Composition Part One
Learning good composition skills is the key to becoming a good photographer. The basics are something that should become ingrained in your mind whenever you point your camera at a subject. These are some of the basic concepts you should understand: (Click on the photos to see the full sized version)
• Rule of Thirds is a composition technique that allows you to “balance” the elements in a photograph. You can achieve this by dividing your picture into three equal horizontal and vertical sections (see photo, left). The focal point of the picture should fall either into one of the three regions, or onto one of the areas where the lines intersect. In this case, the sign on the roof is the focal point, and it falls onto the intersection of the upper two lines.
• Horizon Line is a real or imaginary line that runs horizontally across the picture. The main purpose of the horizon line is to ensure that the picture is not crooked. The yellow line in this photo is the horizon line. It’s easier if you think of horizon as “horizontal” as the horizon line could be the top of a white board in a classroom, the roofline of a building, etc.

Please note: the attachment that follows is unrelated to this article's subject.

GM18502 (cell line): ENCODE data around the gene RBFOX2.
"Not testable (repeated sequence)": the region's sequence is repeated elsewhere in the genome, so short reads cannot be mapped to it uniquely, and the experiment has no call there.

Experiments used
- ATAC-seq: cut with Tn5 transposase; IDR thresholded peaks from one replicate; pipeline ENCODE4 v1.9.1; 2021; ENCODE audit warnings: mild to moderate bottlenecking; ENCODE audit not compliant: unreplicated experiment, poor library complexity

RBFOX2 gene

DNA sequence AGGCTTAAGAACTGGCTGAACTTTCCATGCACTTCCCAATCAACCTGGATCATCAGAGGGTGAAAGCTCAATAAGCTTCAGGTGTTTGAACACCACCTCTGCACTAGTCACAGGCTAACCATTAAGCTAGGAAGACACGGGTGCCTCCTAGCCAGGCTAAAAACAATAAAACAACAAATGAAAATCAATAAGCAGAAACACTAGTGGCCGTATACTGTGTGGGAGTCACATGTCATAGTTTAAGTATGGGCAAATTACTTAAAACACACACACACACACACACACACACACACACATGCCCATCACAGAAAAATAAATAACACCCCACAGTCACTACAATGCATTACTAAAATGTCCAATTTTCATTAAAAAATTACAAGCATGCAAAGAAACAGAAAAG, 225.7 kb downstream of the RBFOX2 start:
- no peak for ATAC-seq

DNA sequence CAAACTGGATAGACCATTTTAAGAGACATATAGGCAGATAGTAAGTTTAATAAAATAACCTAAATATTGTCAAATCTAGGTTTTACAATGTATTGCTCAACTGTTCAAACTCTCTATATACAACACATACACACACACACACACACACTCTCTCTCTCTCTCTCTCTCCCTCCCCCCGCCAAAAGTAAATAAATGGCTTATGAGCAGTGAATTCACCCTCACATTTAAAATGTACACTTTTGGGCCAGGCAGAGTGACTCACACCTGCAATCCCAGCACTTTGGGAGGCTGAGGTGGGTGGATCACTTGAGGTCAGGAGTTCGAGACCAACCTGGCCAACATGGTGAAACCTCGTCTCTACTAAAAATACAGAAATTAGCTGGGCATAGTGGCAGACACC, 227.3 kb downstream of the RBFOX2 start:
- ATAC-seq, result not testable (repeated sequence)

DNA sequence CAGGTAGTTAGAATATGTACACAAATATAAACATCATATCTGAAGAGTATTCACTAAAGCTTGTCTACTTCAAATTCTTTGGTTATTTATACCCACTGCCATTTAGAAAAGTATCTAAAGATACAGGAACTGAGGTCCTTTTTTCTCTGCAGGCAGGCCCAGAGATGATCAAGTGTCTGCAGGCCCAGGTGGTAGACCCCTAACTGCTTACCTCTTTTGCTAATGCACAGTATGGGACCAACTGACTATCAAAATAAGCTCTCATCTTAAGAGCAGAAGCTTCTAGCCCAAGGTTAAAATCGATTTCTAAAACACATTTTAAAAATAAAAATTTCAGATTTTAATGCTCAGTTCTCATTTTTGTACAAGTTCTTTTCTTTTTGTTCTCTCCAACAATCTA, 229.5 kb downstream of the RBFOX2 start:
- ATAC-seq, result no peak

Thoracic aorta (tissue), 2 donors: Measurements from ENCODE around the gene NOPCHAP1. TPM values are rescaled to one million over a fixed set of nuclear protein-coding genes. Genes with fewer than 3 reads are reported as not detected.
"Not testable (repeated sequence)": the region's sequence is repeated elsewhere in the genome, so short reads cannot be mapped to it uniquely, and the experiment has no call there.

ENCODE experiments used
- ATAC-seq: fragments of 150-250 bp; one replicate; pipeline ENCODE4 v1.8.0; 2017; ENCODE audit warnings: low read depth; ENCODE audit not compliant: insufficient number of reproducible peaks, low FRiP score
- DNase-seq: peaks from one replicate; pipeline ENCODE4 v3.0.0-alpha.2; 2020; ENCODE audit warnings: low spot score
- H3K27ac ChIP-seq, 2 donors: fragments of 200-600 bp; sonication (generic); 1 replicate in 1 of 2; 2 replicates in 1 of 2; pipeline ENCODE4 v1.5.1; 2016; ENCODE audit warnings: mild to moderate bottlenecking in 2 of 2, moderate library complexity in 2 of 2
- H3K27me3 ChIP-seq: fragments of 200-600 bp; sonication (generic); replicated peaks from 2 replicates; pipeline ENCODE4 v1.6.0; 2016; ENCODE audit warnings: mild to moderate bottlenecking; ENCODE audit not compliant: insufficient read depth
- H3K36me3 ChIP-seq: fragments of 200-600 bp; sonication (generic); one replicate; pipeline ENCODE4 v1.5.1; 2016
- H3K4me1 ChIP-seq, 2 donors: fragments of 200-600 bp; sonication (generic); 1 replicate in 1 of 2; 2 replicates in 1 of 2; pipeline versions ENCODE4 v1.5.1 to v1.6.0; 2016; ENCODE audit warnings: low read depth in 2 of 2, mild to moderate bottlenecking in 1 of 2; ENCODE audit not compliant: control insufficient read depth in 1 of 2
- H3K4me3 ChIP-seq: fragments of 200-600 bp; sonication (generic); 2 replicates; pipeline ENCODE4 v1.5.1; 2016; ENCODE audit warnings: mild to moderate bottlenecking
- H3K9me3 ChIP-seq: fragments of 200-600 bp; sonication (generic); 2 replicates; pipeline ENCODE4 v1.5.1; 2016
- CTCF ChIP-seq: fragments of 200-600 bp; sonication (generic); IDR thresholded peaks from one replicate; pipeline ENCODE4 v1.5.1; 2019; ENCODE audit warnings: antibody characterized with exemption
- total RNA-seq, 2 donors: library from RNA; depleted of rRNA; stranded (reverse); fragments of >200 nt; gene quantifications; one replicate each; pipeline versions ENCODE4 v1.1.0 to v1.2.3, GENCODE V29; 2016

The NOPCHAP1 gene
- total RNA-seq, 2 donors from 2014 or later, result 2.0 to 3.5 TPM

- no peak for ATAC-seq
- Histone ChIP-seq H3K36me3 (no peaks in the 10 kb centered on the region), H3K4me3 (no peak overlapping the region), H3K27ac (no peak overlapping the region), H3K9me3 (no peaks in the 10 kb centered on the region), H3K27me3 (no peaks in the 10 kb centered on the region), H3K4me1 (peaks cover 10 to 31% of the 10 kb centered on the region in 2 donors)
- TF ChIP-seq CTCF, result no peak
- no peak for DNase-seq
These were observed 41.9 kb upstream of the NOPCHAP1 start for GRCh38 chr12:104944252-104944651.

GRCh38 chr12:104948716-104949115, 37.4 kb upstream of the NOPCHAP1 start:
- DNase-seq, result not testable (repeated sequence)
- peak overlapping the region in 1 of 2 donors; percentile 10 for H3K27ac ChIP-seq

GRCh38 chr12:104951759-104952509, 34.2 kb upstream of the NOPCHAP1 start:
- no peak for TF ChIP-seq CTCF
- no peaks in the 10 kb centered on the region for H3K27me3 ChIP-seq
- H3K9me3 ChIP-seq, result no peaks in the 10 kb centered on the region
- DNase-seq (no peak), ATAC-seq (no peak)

• Focal Point is the main element or area in the picture that your eye is drawn to. The focal point generally falls into an area as described above in the rule of thirds. In the picture on the right the focal point is the dogs at the bottom of the page. Note that they fall along the lower line of the rule of thirds grid.
• Leading Line is a real or imagined line that leads your eye through the picture and to the focal point. In this picture the leading line is the street itself. Your eye starts at the lower left corner of the picture and moves to the apartment at the center of the photo.
As you shoot your photos for this assignment pay close attention to these basics rules of composition. Remember, you will NOT be allowed to use Photoshop to correct any discrepancies in your pictures. Click Here to go directly to the assignment.